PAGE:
Miami Commissioner Francis Suarez expects the commission on Thursday, July 23rd to officially approve a negotiation between Beckham United and the city. And while there is still quite a few details to be worked out, it certainly seems as though the stadium is more likelier than not going to happen. In a letter last Friday, Beckham’s group released the following:
Three years, three years, 2017. That’s the idea if it all works out like we hope. I think three years is the objective because we’re creating a soccer team from scratch. We have to pick coaches, we have to involve the community, we have to pick a name, pick a jersey, we have to convince big-name players to come play for us.
The MLS has already awarded Miami the franchise, but had said they needed to start seeing some progress made on the stadium. 18 months had passed since Beckham first announced his public launch to his stadium quest. Cruise interests blocked his design attempts on Port Miami. The deadline for Beckham to exercise his option for an MLS franchise has been extended several times.
So who makes up David Beckham’s ownership team? The two other big names on Beckham’s ownership team are Marcelo Claure and Simon Fuller. Marcelo is Bolivian and is the current CEO for the Sprint Corporation. In 2008, Marcelo bought BAISA, the entity that operates Bolivar, a soccer team in Bolivia. He also serves on FIFA’s Committee for Fair Play and Social Responsibility. The other partner is Simon Fuller, who is an English entrepreneur, artist manager and television producer. Simon is best known for his creation of the Idol franchise that was originated in the UK and sold to more than 100 countries including American Idol in the US. Simon and Beckham have been business partners for a while.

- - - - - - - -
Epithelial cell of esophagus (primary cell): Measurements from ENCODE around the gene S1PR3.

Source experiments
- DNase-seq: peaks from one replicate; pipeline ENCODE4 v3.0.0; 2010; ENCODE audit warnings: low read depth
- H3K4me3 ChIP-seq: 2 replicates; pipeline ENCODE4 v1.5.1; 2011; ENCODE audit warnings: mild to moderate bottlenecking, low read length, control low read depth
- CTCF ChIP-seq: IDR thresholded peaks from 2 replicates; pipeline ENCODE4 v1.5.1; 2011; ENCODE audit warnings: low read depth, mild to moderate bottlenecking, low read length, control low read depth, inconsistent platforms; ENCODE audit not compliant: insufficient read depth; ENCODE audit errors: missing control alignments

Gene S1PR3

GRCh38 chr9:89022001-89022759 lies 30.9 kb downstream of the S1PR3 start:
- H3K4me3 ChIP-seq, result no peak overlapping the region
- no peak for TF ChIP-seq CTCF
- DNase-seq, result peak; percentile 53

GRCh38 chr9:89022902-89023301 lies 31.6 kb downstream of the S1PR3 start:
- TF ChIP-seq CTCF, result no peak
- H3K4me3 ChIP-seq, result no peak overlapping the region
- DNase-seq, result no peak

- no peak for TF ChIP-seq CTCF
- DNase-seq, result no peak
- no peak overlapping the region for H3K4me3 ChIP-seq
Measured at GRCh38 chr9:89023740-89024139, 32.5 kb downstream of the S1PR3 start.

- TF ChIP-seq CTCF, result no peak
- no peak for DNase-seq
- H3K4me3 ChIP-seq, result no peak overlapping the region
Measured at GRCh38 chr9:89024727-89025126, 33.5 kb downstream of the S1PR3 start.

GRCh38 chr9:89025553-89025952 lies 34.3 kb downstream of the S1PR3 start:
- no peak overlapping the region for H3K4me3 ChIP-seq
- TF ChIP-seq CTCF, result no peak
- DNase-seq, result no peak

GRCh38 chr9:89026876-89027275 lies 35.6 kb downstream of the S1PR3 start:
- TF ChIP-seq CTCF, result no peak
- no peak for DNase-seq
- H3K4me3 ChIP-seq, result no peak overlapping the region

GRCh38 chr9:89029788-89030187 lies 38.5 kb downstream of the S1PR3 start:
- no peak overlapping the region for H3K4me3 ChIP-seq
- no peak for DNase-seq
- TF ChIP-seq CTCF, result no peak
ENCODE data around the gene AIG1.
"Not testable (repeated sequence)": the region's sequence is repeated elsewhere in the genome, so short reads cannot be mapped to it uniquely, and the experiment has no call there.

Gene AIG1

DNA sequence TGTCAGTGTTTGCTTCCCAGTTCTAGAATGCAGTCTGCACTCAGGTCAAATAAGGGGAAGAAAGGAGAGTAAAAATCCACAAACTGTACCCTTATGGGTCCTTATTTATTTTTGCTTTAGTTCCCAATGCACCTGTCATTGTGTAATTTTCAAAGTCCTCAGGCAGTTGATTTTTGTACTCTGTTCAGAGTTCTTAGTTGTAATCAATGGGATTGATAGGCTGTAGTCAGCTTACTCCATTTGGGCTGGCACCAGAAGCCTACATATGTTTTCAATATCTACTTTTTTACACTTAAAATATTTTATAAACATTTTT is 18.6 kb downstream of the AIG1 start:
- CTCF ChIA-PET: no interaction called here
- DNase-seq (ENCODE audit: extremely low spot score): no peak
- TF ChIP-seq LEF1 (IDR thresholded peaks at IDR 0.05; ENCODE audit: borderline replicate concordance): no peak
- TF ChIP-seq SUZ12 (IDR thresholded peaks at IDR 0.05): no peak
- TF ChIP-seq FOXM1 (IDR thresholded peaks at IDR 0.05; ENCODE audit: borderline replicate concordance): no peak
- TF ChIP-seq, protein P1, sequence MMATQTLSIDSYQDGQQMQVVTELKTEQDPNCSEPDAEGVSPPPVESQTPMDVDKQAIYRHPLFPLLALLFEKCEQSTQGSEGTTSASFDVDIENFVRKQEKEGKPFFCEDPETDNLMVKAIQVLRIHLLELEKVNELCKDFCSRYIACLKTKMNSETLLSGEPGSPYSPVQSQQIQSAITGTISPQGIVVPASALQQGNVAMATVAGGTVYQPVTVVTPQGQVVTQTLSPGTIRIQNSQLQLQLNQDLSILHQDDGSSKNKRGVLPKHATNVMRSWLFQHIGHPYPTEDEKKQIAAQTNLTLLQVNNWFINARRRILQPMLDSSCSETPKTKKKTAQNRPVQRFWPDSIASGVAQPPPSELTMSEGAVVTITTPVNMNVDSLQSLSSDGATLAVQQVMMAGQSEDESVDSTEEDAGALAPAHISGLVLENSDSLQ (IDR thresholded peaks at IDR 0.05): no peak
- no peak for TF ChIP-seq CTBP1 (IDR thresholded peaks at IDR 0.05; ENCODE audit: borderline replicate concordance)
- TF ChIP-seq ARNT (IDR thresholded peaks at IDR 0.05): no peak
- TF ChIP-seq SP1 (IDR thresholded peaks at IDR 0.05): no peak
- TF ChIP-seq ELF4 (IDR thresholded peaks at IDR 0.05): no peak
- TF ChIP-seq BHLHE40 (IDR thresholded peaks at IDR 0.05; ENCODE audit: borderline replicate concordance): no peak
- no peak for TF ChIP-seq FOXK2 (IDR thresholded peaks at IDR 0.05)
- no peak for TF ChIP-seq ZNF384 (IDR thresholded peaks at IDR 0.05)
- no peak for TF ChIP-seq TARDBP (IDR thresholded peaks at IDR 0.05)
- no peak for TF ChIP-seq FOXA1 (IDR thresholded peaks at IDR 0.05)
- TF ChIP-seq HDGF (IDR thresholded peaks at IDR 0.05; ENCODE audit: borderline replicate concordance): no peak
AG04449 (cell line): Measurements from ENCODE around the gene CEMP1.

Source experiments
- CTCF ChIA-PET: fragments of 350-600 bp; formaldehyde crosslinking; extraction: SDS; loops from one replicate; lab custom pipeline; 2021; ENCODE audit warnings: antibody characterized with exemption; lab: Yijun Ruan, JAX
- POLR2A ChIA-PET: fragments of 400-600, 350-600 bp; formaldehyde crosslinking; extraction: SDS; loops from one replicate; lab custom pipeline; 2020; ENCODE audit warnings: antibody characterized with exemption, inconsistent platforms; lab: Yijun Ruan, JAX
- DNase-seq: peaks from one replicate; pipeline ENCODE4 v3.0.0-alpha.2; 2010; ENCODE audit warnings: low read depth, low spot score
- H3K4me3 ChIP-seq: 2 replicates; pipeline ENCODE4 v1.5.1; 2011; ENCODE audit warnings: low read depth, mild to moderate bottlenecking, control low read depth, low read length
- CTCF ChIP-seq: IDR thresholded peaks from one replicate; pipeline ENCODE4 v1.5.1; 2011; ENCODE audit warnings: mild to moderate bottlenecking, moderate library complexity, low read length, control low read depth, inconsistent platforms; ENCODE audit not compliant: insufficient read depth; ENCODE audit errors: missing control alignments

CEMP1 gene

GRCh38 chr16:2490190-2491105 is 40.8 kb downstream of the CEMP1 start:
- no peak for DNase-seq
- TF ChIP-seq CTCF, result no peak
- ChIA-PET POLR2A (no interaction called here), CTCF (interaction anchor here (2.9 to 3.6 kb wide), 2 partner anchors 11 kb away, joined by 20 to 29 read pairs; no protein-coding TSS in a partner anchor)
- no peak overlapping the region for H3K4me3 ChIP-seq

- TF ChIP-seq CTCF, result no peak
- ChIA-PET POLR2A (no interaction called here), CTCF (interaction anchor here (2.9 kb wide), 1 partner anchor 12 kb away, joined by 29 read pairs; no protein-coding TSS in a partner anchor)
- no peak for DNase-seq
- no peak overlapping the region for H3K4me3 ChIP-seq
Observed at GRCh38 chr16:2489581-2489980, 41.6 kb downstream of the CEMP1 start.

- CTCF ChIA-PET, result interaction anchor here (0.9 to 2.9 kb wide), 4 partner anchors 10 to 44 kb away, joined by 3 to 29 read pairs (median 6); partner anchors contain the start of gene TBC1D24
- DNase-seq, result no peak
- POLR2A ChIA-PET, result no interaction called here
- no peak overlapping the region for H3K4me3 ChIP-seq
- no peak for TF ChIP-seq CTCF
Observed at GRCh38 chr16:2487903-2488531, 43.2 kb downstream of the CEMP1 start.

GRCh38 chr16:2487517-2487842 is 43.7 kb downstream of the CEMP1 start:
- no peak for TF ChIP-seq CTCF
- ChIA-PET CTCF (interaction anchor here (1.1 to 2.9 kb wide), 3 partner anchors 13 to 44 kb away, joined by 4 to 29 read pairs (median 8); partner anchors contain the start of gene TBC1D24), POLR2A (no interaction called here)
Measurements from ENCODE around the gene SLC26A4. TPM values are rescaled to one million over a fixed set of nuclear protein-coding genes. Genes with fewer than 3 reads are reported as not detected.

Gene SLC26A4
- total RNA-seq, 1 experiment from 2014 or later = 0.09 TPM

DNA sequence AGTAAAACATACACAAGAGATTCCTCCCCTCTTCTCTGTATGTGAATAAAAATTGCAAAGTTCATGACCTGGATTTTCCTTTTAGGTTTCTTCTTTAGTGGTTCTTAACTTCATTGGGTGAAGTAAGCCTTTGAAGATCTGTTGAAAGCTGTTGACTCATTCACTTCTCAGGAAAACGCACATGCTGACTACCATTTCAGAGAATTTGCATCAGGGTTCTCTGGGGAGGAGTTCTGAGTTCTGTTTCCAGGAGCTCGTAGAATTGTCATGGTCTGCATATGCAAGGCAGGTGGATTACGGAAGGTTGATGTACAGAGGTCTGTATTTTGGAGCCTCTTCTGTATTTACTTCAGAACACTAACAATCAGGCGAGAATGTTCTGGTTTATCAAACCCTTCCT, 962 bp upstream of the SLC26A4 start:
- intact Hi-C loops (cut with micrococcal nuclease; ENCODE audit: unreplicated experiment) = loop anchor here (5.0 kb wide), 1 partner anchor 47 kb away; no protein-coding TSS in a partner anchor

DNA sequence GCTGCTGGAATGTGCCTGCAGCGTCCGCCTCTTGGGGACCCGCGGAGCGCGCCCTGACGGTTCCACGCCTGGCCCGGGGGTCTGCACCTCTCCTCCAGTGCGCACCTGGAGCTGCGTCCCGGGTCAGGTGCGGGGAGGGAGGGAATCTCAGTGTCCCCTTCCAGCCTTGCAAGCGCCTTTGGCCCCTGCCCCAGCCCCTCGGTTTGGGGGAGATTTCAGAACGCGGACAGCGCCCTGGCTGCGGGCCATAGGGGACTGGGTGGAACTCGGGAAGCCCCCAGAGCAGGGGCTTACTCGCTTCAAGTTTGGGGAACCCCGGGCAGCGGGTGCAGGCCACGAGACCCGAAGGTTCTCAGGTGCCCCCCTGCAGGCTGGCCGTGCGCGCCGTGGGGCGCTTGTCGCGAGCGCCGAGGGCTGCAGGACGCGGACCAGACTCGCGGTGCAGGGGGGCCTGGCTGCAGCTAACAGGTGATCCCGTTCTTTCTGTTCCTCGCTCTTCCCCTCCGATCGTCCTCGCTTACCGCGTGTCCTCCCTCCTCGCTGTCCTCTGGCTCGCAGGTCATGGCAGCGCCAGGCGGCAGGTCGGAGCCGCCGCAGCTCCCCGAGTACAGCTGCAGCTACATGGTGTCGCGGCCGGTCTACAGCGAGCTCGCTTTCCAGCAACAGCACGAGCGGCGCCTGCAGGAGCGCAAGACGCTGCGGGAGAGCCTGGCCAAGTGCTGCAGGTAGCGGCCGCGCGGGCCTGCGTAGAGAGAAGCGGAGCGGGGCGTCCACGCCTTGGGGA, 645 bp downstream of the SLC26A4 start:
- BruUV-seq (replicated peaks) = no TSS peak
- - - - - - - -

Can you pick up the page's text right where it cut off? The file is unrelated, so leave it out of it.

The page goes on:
While there is no team name officially announced, rumors are that the “Miami Vice” or the “Miami Current” are the leading contenders. With Miami serving as the Latin American capital of the US there would certainly be a very strong fan base around the franchise. Moreover, with the face of David Beckham behind the organization, Major League Soccer certainly wants to see this franchise happen for all sorts of marketing and advertising advantages. The last obstacle is getting that final signature from the City of Miami.
On Wednesday, Nike officially announced a shoe and apparel deal with the University of Michigan that was worth $169 million. The contract begins in the 2016-17 fall season and will run for 11 years through 2027, with an option to extend through 2031. The cash and equipment part of the deal over the guaranteed 11 years is worth $122.3 million, with $65.5 million in cash and $56.8 million in apparel and equipment. There will be another $46.6 million in cash and apparel through the four-year option. The only larger school and apparel deal in the country is Notre Dame’s deal with Under Armour that was worth in the neighborhood of $90 million over 10 years.